Saturday 4 March 2017

2017 Garden Plans: Part I

Each year I make various resolutions related to my vegetable gardening. This year I will mulch more.  Or fertilize more.  This year I will clean and wash out my pots properly before reusing.  This year I will stop growing too much of one thing or too little of another.  This year everything will be perfect.

And the best is ... this year I will not buy any more vegetable seeds!  So today was Seedy Saturday in Ottawa, coordinated by Greta of Greta's Organic Gardens.  The only reason I went, since I had promised NOT to buy any more seeds, was to find some of the seed potatoes I bought from vendors there last year (either the Linzer or the Pink Fir Apple fingerlings).  But, well, when you are surrounded by other gardeners and vendors selling so many things ... I think you can imagine. 

Anyway, I popped by Greta's table and noticed a packet of seeds for luffa.  You know, luffa sponges?  Seriously, I'm not sure I even knew they were vegetable (aren't sponges aquatic creatures or something?).  Anyway, I said to the man assisting with purchases that I wasn't supposed to buy anything but these were too interesting to pass up.  And he said, "Did you really believe you weren't going to buy anything"?  

One resolution I've had the past few seasons was to generally stop growing tomatoes. They are a lot of work, and I find so many that I can get at a low price ('seconds') at various farmer's markets at the end of the season for my canning needs.  But then I had seeds I needed to use up first, so I kept growing what I had on hand.  And after last season, finally, there were no seeds left.  So no more growing tomatoes.  Right?

Well, then I received the 2017 catalogue from Harvest Heritage Seeds (where I bought most of my beans last year).  And started flipping through it.  And wow, they have sooo many interesting varieties.  So I convinced myself that maybe I could still grow tomatoes ... but restricted only to determinates!!  Most of the work that I don't like is the constant staking, caging or management of the lengthy vines. So maybe this is a compromise - only grow tomatoes that have a limited growth span?  LOL, whatever, I'm growing tomatoes again!

And LOTS of peppers again.

I've got the seeds started for all of the tomatoes and peppers today.  So here is what I've got planned for this year:

I hope I get as good a yield of Feher Ozon as I did last year. The ground paprika from the dried peppers was delicious and went far too quickly!  And the only new pepper I have this year is Corno Di Toro (I think this is like a Jimmy Nardello which I've had in the past - an "Italian frying pepper").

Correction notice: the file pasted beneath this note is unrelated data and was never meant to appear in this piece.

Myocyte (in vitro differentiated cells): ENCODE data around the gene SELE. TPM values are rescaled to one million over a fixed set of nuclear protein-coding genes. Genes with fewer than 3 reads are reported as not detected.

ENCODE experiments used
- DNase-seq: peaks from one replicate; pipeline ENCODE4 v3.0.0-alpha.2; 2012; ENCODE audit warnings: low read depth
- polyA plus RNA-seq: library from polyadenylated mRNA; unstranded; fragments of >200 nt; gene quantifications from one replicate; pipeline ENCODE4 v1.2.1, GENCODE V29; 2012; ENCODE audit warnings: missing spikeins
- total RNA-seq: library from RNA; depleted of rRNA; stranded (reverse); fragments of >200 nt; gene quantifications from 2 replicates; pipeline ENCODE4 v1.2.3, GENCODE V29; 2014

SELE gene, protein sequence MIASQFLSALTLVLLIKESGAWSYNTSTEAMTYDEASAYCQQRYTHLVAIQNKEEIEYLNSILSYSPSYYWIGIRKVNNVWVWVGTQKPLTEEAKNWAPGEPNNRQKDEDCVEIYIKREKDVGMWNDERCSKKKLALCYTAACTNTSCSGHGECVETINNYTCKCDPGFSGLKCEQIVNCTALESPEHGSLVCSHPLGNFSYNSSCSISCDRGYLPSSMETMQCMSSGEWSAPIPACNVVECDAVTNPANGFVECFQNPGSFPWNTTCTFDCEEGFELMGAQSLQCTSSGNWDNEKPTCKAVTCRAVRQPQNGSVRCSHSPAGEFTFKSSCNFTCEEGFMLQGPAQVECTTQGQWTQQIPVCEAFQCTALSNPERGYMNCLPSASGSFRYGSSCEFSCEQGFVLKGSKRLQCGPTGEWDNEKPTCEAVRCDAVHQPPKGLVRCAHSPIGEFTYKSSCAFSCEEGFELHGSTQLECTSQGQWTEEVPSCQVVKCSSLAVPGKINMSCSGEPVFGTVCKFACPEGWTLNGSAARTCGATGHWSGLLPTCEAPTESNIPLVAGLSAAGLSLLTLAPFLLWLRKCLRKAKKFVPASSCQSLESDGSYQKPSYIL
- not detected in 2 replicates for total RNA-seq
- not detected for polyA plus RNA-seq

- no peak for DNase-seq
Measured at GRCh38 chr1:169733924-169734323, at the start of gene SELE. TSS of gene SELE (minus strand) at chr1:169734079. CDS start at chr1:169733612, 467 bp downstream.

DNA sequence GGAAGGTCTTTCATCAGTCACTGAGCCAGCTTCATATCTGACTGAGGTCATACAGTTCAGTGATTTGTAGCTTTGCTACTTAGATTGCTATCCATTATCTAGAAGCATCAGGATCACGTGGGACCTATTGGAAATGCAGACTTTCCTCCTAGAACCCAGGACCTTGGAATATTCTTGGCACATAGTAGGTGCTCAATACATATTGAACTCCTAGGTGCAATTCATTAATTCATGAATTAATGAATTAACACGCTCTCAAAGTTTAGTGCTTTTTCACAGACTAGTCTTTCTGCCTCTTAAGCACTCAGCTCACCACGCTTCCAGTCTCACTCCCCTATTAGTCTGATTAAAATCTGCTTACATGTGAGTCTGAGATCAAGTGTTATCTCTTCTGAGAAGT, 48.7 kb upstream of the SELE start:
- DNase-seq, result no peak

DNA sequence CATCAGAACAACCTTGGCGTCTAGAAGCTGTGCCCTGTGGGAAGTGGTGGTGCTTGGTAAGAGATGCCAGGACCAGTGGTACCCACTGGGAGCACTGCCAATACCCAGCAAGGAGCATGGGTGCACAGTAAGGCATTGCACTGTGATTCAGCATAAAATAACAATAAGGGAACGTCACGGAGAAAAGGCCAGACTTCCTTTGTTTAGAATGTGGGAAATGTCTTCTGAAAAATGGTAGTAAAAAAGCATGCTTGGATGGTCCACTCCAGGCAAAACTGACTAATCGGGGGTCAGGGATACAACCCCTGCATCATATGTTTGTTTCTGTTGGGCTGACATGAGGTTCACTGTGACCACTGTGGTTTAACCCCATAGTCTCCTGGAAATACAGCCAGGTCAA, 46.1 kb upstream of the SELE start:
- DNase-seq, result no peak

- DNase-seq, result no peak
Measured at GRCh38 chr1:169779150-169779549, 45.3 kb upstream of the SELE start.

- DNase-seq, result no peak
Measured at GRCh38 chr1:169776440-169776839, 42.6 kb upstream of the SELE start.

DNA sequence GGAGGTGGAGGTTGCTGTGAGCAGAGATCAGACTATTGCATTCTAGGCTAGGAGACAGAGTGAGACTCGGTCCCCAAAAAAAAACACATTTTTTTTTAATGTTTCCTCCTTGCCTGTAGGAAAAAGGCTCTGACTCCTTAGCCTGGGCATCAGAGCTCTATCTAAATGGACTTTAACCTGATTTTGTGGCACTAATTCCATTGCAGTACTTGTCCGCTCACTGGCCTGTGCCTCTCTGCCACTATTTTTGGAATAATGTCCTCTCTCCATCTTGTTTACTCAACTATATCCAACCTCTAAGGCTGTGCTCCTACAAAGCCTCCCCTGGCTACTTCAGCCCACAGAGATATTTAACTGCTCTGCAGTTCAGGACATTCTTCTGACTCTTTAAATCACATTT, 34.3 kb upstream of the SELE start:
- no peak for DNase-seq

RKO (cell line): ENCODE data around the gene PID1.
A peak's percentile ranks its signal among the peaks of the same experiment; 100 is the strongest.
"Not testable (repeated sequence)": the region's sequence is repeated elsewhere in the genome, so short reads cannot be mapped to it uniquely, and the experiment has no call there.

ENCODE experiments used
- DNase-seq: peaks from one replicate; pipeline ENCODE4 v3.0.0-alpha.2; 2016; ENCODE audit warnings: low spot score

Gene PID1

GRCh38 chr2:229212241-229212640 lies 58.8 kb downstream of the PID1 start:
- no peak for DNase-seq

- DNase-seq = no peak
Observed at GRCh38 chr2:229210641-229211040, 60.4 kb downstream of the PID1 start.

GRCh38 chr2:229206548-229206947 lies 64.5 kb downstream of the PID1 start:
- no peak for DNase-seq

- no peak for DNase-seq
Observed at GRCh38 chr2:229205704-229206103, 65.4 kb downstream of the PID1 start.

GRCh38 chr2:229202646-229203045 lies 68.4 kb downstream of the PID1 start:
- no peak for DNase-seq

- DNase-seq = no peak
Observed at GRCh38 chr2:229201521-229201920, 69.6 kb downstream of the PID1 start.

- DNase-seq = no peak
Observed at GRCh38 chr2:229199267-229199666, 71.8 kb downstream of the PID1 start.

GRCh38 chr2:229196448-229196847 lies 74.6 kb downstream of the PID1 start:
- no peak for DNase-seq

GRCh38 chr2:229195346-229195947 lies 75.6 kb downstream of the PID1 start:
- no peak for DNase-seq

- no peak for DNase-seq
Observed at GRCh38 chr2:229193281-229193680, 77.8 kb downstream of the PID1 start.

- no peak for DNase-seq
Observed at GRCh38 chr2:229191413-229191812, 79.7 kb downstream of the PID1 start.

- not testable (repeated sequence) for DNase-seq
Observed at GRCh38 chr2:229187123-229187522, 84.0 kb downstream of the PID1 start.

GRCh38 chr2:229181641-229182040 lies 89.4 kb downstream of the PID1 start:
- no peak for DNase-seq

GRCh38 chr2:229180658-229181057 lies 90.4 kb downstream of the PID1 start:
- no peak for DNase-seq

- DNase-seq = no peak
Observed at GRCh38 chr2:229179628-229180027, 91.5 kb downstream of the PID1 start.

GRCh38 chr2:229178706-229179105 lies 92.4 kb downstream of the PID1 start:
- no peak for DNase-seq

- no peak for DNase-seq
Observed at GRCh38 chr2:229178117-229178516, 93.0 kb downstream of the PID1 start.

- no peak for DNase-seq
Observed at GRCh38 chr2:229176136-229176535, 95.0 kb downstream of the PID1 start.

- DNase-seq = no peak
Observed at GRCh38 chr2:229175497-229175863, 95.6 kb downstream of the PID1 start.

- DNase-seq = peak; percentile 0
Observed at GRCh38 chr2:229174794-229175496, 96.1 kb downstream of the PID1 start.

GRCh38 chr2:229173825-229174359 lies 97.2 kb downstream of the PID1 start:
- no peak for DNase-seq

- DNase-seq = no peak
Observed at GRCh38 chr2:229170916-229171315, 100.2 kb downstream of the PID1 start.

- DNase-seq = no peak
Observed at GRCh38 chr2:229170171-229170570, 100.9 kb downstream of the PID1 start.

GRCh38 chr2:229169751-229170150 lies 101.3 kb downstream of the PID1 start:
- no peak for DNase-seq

As for tomatoes, they are ALL new.  The Gregori's Altai is the only indeterminate - a free gift from Heritage Harvest where the rest of the tomatoes were ordered from.  Descriptions below are paraphrased from their catalogue.

Some were ordered based on their origin (assuming they are intended for a similar climate):

Forme De Couer: Red heart-shaped fruit, meaty with great taste.  Originates from Quebec (so near me).

Mountain Princess: Red, 6-8 ounce fruit from Monongahela National Forest region of West Virginia.  A must for northern areas!

Sophie's Choice: Originally from Edmonton Alberta. Medium-sized orange-red oblate fruit that is great for short growing seasons.

And the others purely for their size:

Andrina: Heirloom cherry tomato, originating in Russia, plants are extremely dwarf, reaching to 6" high.

Hahms Gelbe: Yellow cherry tomato from Germany, about the same size as Andrina.

As for the seed potatoes that I tried to get today, unfortunately neither vendor was re-selling the same seed potatoes as last year.  I will see how I fare at another Seedy "Sunday" tomorrow in Perth.  And hopefully will manage my impulse purchases. 

Do you have any resolutions for the coming season?


  1. HAH - I gave up on resolutions for gardening. Ever fall I used to say "I'm cutting back next year" and my wife would just laugh because she knows better! It would be dangerous for me to go to something like Seedy Saturday. I grew Corno Di Toro last year and it made big long sweet peppers for me. I'm growing a smaller version of it this year called Cornito Rosso. And Jimmy Nardello, and maybe 50 other peppers!

  2. Oh my gosh, I know, you grow SO many peppers and I'm looking forward to seeing them. I hope I have as good results with the Corno Di Toro!

  3. Hehe, good luck with them all.
    There was a seed swap in Norwich last weekend but I couldn't make it (possibly a good thing!)

  4. Ah yes, those New Years gardening resolutions. I don't have any resolutions, per say, except perhaps to do a better job of harvesting regularly. Otherwise, I'll be doing a LOT of tweaking on everything including what I grow and how.

    Yes, I think I would be hard put to stop growing tomatoes altogether, even though they can be a bit of a pain to grow. It will be interesting to see how those varieties pan out - I've not heard of any of them!

  5. You make me laugh. Resolutions? I'm to old for them, gardening or otherwise. How about goals? I set goals.

    Corno di Toro is meatier than Jimmy Nardellos, great for roasting. A 6" high tomato plant? That will be interesting to see. Hope they're a winner for you.